If there’s a festival that has been devoted to stoner, sludge and doom metal music, it’s definitely Desertfest. Every spring for the past eight years, the festival has brought slower tempos and low-pitched sounds to different parts of Europe. The festival is held in not one, but three cities: London, Berlin and Antwerp. It also made its debut overseas this year, with the first American edition in New York.
It all started in London in 2012, when organizers Reece Tee and Jake Farey took on the ambitious challenge of bringing a festival like Roadburn to the UK. “We wanted to create something that we would enjoy, so other people would enjoy it too,” Reece says. “It stands for all the things we love about good festivals. We have tried to take away any elitism or music snobbery; music is for enjoying and having fun along with friends. That’s what Desertfest is about.”
Spreading the Desertfest brand to other European cities was crucial to giving the festival a strong presence in Europe. “Back in 2011, my friend Reece reached out to me with the idea of a combined indoor heavy rock festival,” says Desertfest Berlin organizer Matte Vandeven. “After several phone calls and meetings, we found the right structure to kick-start the event in both London and Berlin.”
The first edition of Desertfest took place in April 2012 in different venues in Camden, London, and Berlin at Festsaal Kreuzberg. “The atmosphere was electric,” Reece recalls. “It was a true celebration of our love for doom, stoner and desert rock; the name says it all. We had the support of the bands and the fans to make it happen, and we knew from the start we had created something very special.”
Things were also on fire on the other side of the English Channel. “It was simply great,” Matte says with enthusiasm. “The first night featured Orange Goblin headlining in a fantastic old ballroom, and everyone remembers an amazing vibe and spirit that was carried through the entire festival.”
Following the massive amount of positive feedback received on the very first Desertfest, it was clear that things would only get bigger. “After the success of the festivals, we had a lot of requests to bring it to other cities,” Reece explains. “It was very flattering to know we were doing something right, but we needed to be selective. You need the right ingredients to make it a success, and that includes good venues and great partners and teams on the ground to make it happen.”
“We wanted to improve the fest with another edition,” Matte adds. “And we found in Antwerp the right partners in terms of production, promotion, and infrastructure.”
Two years later, DesertFest expanded into Belgium. “The editions in Berlin and London were already going strong, and as a local organizer I saw room in our region that’s centrally located in Europe, and it seemed like a natural fit,” explains Wim Leppens, organizer of Desertfest Belgium. “The first festival was an expected hit. It was as if there was an audience just waiting for something like DF Antwerp to happen.”
Over the years, Desertfest has continued to bring different cities and cultures together under a single brand and a mutual devotion to heavy music. “What we love about the different editions is that they are all Desertfest, but all have their vibe,” Reece clarifies. “London is a street festival, running in and out of venues, taking over the streets of Camden and being part of a busy London music scene.” “In Berlin, we’re running the festival in one huge venue with a great outdoor area at the riverside, the atmosphere is more chill,” Matte says. “Desertfest Antwerp is the best house party in the world!” Wim adds. “The Trix venue is definitely a big part of our unique character, and I think one of the main strengths of the brand is that there’s a lot of cooperation between the festivals, but ultimately we all have our distinctive personality.”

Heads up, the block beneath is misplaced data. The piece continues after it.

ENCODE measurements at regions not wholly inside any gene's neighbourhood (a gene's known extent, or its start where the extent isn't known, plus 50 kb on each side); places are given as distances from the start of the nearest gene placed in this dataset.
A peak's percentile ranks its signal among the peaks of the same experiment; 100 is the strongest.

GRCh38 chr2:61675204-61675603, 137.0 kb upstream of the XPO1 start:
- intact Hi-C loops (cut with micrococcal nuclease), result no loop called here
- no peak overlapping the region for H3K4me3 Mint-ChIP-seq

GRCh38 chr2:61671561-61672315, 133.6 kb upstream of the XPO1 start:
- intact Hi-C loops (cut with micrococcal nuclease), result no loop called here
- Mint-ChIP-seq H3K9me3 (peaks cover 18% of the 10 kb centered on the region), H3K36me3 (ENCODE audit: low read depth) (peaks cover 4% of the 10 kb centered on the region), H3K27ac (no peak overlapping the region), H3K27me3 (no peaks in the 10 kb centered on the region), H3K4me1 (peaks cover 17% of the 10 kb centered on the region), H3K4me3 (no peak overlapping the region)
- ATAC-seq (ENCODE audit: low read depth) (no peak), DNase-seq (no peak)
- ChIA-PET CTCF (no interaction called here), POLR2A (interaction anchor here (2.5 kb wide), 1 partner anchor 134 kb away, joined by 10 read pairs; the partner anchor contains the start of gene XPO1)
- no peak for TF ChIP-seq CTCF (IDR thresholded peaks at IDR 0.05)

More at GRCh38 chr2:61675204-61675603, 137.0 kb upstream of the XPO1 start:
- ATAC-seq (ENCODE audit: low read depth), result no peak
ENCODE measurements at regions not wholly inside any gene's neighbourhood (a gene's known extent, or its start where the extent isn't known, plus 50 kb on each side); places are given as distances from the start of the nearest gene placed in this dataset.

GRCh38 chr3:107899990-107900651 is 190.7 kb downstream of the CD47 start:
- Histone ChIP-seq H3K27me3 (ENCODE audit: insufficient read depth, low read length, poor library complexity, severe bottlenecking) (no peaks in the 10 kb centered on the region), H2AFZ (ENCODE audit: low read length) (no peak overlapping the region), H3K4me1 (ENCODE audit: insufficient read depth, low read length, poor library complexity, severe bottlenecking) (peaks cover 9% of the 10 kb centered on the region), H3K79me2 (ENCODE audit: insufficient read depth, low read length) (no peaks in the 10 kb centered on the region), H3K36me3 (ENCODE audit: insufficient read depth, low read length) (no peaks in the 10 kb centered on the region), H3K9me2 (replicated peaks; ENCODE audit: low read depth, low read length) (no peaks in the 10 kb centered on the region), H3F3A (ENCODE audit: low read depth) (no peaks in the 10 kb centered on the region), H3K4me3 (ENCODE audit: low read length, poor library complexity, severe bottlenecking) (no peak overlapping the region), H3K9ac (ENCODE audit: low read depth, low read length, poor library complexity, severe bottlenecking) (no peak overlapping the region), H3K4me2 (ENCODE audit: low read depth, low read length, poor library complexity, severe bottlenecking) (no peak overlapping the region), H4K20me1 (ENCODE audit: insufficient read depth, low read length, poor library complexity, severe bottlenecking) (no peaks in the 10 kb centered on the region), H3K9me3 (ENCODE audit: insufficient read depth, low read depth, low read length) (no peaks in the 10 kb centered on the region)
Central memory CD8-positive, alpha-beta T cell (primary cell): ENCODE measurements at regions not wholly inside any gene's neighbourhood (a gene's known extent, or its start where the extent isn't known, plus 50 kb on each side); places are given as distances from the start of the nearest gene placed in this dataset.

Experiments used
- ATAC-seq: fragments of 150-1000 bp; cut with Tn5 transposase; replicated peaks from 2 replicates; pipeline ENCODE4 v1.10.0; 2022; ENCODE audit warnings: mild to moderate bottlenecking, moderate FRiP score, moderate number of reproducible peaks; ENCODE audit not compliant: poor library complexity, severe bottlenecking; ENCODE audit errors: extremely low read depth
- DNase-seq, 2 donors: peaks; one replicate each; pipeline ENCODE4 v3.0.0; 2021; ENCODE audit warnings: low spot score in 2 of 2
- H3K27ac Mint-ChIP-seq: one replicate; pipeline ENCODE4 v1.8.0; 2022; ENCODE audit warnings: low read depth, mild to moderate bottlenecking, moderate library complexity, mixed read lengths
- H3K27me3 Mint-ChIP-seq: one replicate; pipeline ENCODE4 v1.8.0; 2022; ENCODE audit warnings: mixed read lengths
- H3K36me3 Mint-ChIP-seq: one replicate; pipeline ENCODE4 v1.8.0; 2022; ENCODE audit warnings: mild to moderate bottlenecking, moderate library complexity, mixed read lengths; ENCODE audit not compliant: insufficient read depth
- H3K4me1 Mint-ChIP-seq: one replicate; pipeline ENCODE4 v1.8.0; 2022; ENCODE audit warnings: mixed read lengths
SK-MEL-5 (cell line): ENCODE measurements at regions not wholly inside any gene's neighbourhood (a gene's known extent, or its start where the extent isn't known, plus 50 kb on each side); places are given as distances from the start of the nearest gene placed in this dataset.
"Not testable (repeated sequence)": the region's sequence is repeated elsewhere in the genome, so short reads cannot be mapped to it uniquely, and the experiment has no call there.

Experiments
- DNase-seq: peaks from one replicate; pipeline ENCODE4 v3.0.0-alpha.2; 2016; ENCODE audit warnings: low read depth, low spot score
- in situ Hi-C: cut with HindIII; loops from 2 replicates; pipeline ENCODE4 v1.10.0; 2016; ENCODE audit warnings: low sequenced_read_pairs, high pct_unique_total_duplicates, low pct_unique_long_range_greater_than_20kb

Eight years is a significant achievement, and it is impossible not to look back at the past. “There have been many special moments, but I think watching Sleep perform for the first time at Desertfest was the start of the festival growing, so I have a soft spot in my heart for it,” Reece confesses. For Matte, last year was a game changer, “In 2018, the new venue was a big step for us. We remember that edition for the hard work we did but also because some band members were found by the cleaning lady in the kitchen, sleeping under some tables on the floor just covered with their jackets. Nobody knew how and why they ended up there instead of their hotel beds,” he laughs.
New memories have already been made in 2019 with the first Desertfest in New York. “It’s always been a dream for us to bring the festival to the United States,” Reece explains. “The venues we chose are very cool, and it was important to bring some of the chilled vibes from Europe. We’re already planning for 2020 in NYC.”
If New York ended successfully, London, Berlin, and Antwerp are just about to get started with new surprises. “The small private sessions in the basement will be back,” Wim announces. “In Berlin, we will have a ‘venue in the venue’ with a new sound system, and we added a warm-up show on Thursday night which features a secret headliner,” Matte continues.
“I’m very excited about our Sunday Roundhouse line up,” Reece admits. “Fu Manchu have been underplayed in London for years, so it is a great opportunity to have them headline in such a great venue. Along with them, we have All Them Witches, Witch, Earthless, and Colourhaze. The real magic will be the people, though. I can’t wait to see this huge family coming together to celebrate the common love for music.”